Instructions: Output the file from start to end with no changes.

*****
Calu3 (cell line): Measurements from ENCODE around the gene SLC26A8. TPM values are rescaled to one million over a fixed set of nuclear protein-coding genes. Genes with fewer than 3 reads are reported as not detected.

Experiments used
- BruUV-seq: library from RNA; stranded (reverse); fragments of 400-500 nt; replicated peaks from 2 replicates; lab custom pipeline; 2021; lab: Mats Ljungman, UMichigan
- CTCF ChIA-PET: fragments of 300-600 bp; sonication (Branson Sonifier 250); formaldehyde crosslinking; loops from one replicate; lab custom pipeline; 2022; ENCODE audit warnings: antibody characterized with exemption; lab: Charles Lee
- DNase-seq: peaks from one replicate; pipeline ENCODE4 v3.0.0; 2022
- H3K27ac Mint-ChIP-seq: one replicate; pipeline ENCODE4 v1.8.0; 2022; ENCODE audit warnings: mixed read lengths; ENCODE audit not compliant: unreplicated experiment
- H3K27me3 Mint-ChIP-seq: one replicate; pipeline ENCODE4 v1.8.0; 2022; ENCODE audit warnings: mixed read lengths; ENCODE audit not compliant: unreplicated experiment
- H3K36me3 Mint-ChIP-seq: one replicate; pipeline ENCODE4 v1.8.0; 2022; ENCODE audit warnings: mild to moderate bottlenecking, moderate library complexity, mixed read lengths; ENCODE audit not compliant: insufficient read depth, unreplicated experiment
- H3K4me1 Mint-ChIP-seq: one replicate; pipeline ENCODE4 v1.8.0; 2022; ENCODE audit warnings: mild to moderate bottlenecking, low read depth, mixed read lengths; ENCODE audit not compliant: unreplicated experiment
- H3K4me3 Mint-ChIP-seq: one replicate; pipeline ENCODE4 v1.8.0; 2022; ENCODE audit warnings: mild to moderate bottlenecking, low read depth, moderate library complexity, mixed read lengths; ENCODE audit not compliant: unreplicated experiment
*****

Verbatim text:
Calu3 (cell line): Measurements from ENCODE around the gene SLC26A8. TPM values are rescaled to one million over a fixed set of nuclear protein-coding genes. Genes with fewer than 3 reads are reported as not detected.

Experiments used
- BruUV-seq: library from RNA; stranded (reverse); fragments of 400-500 nt; replicated peaks from 2 replicates; lab custom pipeline; 2021; lab: Mats Ljungman, UMichigan
- CTCF ChIA-PET: fragments of 300-600 bp; sonication (Branson Sonifier 250); formaldehyde crosslinking; loops from one replicate; lab custom pipeline; 2022; ENCODE audit warnings: antibody characterized with exemption; lab: Charles Lee
- DNase-seq: peaks from one replicate; pipeline ENCODE4 v3.0.0; 2022
- H3K27ac Mint-ChIP-seq: one replicate; pipeline ENCODE4 v1.8.0; 2022; ENCODE audit warnings: mixed read lengths; ENCODE audit not compliant: unreplicated experiment
- H3K27me3 Mint-ChIP-seq: one replicate; pipeline ENCODE4 v1.8.0; 2022; ENCODE audit warnings: mixed read lengths; ENCODE audit not compliant: unreplicated experiment
- H3K36me3 Mint-ChIP-seq: one replicate; pipeline ENCODE4 v1.8.0; 2022; ENCODE audit warnings: mild to moderate bottlenecking, moderate library complexity, mixed read lengths; ENCODE audit not compliant: insufficient read depth, unreplicated experiment
- H3K4me1 Mint-ChIP-seq: one replicate; pipeline ENCODE4 v1.8.0; 2022; ENCODE audit warnings: mild to moderate bottlenecking, low read depth, mixed read lengths; ENCODE audit not compliant: unreplicated experiment
- H3K4me3 Mint-ChIP-seq: one replicate; pipeline ENCODE4 v1.8.0; 2022; ENCODE audit warnings: mild to moderate bottlenecking, low read depth, moderate library complexity, mixed read lengths; ENCODE audit not compliant: unreplicated experiment